Invading Holland

Invading Holland

The adventures of an accident-prone English man who arrived in the Netherlands in 2001 for a six month stay. More >





Amsterdamian

Amsterdamian

I try to create a relationship with this mysterious city. I love it and can’t get enough of it. More >


A Wanderlust For Life

A Wanderlust For Life

An American expat blogging about life in Amsterdam while traveling around the country and throughout Europe. More >



Holland Cycling

Holland Cycling

Explore the Netherlands the Dutch way - by bicycle. Includes where to go, planning your trip, tips and info. More >



Neamhspleachas

Neamhspleachas

Molly Quell is an American journalist who blogs about everything she finds shiny. More >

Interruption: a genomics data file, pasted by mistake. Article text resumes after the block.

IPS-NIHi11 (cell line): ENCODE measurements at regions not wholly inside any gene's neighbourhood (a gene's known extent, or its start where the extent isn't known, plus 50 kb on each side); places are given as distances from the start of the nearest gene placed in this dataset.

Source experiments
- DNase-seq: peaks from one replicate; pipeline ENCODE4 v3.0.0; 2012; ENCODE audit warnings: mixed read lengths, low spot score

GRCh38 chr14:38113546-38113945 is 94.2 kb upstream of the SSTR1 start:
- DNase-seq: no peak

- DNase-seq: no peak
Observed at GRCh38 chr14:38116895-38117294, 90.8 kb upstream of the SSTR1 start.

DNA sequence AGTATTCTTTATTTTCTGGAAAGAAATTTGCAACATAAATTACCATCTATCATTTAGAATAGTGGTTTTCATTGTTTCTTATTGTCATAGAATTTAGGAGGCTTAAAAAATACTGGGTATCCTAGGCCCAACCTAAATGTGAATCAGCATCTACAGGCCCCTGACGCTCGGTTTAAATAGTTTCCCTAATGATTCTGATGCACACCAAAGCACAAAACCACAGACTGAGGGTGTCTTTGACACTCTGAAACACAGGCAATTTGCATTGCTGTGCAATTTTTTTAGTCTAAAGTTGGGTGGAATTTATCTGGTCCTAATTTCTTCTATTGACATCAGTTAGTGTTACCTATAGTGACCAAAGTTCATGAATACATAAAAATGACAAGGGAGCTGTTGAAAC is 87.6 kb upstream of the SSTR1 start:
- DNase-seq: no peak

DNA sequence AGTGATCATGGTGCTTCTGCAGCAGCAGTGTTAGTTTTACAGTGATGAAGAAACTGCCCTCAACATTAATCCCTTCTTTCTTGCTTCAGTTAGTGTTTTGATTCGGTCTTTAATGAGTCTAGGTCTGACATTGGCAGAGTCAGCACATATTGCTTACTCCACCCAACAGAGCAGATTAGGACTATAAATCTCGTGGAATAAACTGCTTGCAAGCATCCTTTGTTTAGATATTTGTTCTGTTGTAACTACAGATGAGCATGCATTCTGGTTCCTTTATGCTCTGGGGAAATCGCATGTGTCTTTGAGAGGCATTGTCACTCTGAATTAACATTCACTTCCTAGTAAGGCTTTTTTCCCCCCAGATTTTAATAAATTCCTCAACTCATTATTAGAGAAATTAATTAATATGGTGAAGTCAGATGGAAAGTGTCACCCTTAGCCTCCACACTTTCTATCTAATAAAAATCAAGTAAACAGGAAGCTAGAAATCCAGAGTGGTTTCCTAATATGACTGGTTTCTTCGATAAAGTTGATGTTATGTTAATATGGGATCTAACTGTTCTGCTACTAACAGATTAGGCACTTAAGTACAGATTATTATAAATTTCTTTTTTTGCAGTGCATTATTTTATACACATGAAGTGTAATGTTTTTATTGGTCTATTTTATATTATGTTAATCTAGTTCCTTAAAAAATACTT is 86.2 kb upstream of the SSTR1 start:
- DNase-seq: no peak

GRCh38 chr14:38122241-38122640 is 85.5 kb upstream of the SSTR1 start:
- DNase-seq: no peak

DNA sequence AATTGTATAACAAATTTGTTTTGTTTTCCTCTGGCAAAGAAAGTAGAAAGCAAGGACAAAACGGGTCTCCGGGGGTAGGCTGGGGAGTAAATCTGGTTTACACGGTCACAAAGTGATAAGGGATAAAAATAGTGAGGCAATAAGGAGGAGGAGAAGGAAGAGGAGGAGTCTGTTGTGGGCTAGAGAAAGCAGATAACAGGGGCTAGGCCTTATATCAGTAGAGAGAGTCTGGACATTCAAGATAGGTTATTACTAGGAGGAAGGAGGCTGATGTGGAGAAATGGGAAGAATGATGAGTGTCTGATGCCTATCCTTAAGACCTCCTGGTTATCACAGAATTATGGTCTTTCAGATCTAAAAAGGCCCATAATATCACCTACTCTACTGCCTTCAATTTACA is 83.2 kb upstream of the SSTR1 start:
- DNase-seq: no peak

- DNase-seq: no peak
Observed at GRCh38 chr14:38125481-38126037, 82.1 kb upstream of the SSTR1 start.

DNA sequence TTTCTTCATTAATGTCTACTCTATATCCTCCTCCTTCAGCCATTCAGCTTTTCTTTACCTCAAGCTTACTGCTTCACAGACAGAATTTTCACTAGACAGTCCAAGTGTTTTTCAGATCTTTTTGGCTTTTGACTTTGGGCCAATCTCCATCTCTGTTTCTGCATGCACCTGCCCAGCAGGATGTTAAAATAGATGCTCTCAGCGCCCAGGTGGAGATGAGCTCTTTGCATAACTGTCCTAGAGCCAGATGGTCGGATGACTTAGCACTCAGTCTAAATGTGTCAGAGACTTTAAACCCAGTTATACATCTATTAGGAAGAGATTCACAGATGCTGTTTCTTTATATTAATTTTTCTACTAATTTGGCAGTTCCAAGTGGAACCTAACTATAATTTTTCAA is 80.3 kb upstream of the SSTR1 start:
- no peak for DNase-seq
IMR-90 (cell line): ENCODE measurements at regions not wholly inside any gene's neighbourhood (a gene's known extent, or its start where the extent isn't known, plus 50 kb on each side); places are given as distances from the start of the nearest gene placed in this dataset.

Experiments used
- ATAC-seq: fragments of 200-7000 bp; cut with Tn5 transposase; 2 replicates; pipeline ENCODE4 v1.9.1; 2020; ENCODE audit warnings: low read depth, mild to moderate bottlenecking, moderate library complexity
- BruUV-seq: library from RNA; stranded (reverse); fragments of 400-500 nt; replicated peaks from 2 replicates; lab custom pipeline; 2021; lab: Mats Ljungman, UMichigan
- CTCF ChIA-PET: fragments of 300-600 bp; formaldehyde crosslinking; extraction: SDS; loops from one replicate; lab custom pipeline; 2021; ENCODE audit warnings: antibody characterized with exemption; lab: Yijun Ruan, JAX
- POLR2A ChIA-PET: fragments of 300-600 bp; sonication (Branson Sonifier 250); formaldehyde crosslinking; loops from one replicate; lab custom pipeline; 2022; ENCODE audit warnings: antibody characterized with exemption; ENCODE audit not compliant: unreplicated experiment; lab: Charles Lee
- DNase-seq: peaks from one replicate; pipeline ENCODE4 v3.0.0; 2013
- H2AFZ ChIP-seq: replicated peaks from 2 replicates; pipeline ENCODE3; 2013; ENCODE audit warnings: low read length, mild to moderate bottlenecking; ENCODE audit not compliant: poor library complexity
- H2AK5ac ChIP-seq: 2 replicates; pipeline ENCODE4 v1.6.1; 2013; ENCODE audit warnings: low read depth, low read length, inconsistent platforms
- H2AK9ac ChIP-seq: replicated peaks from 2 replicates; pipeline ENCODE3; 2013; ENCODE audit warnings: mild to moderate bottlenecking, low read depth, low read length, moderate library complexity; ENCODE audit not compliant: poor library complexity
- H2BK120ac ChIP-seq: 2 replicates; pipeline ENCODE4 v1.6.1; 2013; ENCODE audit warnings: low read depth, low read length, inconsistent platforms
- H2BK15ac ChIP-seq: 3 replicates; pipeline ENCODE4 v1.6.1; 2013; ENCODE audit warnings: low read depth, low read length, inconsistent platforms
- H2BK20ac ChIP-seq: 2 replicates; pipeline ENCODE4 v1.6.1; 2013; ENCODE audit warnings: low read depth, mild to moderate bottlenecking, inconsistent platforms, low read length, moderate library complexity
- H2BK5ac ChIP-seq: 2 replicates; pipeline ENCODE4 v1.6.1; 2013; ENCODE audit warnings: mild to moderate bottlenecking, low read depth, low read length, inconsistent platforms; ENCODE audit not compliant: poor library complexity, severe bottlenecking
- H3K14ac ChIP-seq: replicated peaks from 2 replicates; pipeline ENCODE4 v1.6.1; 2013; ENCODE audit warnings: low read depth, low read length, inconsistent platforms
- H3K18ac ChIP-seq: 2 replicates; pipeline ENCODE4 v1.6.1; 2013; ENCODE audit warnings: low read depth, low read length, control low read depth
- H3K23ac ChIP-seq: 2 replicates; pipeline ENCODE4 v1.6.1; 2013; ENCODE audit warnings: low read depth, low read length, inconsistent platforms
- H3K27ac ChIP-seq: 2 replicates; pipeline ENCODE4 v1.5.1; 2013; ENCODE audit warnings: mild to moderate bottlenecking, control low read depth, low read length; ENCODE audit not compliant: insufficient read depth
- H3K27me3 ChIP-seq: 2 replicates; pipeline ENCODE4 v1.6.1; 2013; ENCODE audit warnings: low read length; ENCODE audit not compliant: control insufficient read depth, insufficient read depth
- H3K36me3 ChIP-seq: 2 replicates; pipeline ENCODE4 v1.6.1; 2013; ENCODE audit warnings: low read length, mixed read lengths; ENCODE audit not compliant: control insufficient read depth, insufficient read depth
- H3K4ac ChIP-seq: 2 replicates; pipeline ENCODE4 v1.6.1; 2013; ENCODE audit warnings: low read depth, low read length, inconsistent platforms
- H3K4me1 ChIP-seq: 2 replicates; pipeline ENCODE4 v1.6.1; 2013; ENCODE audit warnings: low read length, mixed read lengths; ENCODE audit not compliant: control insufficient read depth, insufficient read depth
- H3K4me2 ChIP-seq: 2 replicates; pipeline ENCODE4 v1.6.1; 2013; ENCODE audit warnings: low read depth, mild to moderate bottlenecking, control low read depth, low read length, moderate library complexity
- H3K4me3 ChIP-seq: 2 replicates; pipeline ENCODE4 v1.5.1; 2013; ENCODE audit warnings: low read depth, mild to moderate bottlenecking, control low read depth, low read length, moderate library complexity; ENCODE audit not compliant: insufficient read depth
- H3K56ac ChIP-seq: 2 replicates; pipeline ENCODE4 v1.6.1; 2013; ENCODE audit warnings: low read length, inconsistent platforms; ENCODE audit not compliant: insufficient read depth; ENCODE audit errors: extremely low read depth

NLXL – possibly the biggest book about the Netherlands you have ever seen

The Netherlands might like to consider itself a small country - a kleine kikkerlandje, as the Dutch are so fond of saying - but this is one mighty big book. Karel Tomei's NLXL weighs in at a whopping 3.5 kilos but is such a joy to look at that you will forget the weight on your knees. The book draws on the tradition of birds eye view paintings in which the world is captured from the skies: the intricate patterns of reclaimed land crisscrossed by ditches, the contrast between bulb fields and a golf course, great swathes of sand with a city in the distance, a drone's view of a busy cafe terrace, the intricate carvings on the roof of a cathedral. But it's the landscape that really rules NLXL - the Netherlands might be oh so very flat, but it still has amazing variation in its countryside - from the seaside dunes to the southern heaths, from the the seals sunning themselves on a sandbank to intricate cityscapes. NLXL will make a stunning, if heavy, present for anyone who loves the Netherlands in all its variations. You can buy NLXL at all good bookshops and online from Xpat Media   More >